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Tuesday, November 9, 1999 Published at 14:30 GMT

World: Europe

Russia defiant over Chechnya

Russian soldiers dig in around Gudermes

Russia has launched new air attacks on Chechnya, despite mounting criticism of its military campaign.

Battle for the Caucasus
Planes dropped mines on roads and blasted rebel strongholds in the breakaway republic, as thousands of terrified refugees continued to flee their homes.

The exodus shows no signs of abating despite the onset of the region's bitter winter and the arrival of the first snows.

The BBC's Orla Guerin: Refugees are fleeing in terror and bad weather
The United States on Monday accused Russia of breaking international rules on war designed to prevent civilian casualties.

Opposition has also come from inside Russia, with the liberal Yabloko party calling on the government to suspend its offensive and begin talks with the Chechen President, Aslan Maskhadov.

But Russian Prime Minister Vladimir Putin rejected any criticism, saying if the militants were not destroyed now, "we will face them a fourth, fifth and a tenth time".

"We are dealing with well-organised gangs of international terrorists," he said after meeting the families of Russian policemen killed on duty.

Click here to see a map of the region

Russian bombers destroyed 10 rebel vehicles, an air defence installation and three militant strongholds overnight, the military said on Tuesday.

[ image: A woman falls unconscious waiting to cross into Ingushetia]
A woman falls unconscious waiting to cross into Ingushetia
The bombings targeted the rebel stronghold of Urus-Martan, about 20km (12 miles) southwest of the capital Grozny, and militant camps in a canyon in the region's southern mountains.

Jets also mined two sections of road, and damaged a bridge in the south. Helicopters fired rockets on the northern outskirts of the capital, according to the AP news agency.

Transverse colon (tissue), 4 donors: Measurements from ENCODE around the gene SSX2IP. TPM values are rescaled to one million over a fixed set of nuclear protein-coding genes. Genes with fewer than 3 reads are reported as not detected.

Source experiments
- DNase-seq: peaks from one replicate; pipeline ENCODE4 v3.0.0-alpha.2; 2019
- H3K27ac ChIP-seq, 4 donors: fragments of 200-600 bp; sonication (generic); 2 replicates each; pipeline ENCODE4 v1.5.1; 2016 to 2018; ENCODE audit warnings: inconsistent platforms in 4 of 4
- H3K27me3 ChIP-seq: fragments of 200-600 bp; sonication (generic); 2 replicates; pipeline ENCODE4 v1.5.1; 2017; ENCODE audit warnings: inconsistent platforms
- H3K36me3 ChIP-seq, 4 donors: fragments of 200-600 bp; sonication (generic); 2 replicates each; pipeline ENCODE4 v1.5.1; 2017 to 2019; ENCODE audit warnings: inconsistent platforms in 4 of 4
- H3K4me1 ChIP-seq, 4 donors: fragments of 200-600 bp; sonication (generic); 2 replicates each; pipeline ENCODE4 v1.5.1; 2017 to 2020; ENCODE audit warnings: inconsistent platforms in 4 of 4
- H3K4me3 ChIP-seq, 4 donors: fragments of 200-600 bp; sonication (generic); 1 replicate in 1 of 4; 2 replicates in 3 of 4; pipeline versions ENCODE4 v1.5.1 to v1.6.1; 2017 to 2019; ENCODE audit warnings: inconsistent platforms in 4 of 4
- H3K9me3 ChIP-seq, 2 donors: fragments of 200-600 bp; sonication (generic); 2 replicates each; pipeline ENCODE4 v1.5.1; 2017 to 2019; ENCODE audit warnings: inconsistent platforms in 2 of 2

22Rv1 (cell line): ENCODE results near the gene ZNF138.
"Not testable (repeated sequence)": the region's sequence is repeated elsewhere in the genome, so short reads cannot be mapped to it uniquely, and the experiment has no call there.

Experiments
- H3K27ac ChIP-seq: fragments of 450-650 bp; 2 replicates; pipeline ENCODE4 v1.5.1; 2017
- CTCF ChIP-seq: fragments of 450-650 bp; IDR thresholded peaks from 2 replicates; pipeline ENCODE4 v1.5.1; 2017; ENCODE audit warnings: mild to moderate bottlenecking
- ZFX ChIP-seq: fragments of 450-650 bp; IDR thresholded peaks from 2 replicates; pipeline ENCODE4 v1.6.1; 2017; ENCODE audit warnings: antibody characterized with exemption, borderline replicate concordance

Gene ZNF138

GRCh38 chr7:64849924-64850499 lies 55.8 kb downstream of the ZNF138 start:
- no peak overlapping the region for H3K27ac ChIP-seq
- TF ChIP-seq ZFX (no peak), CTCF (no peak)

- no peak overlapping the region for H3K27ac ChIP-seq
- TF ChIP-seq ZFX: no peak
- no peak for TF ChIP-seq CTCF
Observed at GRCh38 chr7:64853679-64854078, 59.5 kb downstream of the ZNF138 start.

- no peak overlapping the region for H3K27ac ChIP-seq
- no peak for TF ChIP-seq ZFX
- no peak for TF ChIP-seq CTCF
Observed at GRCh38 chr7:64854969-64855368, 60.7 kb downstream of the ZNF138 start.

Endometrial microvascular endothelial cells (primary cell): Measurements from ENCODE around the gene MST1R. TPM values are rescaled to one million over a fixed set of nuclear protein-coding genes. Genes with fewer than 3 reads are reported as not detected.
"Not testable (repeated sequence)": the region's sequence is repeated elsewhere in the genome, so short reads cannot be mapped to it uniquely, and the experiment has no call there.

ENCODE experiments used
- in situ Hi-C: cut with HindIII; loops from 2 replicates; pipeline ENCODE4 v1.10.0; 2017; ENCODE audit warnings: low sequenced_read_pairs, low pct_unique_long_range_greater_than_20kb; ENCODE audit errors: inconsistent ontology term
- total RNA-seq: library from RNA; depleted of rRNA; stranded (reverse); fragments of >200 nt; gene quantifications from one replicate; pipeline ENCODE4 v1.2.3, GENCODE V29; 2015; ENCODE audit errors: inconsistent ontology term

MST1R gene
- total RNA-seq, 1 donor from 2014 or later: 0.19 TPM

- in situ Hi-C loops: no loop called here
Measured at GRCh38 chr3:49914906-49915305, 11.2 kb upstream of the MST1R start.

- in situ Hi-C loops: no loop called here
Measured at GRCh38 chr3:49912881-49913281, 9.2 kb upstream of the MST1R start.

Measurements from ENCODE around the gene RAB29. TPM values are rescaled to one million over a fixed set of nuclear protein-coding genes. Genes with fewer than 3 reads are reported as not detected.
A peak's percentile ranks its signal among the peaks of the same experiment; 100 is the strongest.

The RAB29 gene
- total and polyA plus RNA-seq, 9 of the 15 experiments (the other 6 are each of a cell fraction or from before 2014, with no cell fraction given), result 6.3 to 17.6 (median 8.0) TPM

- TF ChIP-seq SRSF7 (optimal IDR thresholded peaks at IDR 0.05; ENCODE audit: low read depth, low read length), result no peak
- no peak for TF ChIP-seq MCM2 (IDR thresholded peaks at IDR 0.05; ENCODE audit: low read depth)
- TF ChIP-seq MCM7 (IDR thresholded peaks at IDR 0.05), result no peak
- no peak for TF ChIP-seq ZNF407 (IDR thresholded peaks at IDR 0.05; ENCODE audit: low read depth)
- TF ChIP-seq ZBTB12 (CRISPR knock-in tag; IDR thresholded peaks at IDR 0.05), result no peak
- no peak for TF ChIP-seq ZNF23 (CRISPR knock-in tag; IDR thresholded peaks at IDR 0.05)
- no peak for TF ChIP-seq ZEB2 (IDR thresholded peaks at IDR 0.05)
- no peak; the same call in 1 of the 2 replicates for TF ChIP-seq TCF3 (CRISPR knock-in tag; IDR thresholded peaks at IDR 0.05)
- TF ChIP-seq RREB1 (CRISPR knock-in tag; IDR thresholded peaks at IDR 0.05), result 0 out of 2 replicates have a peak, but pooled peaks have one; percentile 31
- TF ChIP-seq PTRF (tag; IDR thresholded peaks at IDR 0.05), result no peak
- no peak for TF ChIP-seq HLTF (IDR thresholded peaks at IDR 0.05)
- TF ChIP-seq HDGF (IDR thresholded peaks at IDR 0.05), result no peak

The Russian military said it had killed eight militants. But Chechen officials said that at least nine civilians had been killed and up to 50 wounded in attacks on Grozny.

International law

On Monday, US State Department spokesman James Rubin said Russia's military tactics were "not in keeping" with the Geneva Convention and commitments established by the Organisation for Security and Co-operation in Europe (OSCE).

"The costs of this approach are too high - costs in humanitarian terms, damage to Russia's international reputation," he said.

"The indiscriminate use of force ... on innocent civilians is a matter of deep concern to us."

Far from scaling down its offensive, Moscow has said it is sending more tanks and troops to the republic. They will be deployed around Grozny, and Chechnya's second-largest city, Gudermes.

Humanitarian crisis

Nearly 200,000 refugees have fled Chechnya since Russian troops began their advance six weeks ago.

[ image:  ]
The UN High Commissioner for Refugees said on Tuesday that refugees were streaming into the neighbouring region of Ingushetia at a rate of 4,000 a day.

Georgia, which also shares a border with Chechnya, acceded to Russian demands to seal its frontier at the weekend.

Around 21,000 people in Ingushetia are living in camps and railway wagons.

But despite the desperate conditions thousands of refugees are going back to Chechnya to bring family members to safety.

UNHCR spokesman Kris Janowski said the organisation was ''gravely concerned about the scope of the humanitarian crisis and the mounting toll of Russia's military actions on Chechnya's civilian population".

But he said the volatile North Caucasus region, which includes Chechnya, was still a "no-go" area for international aid workers following a series of kidnappings and attacks.

Moscow says it is trying to wipe out Islamic rebels which it blames for recent attacks in Dagestan and Russia.

[ image:  ]

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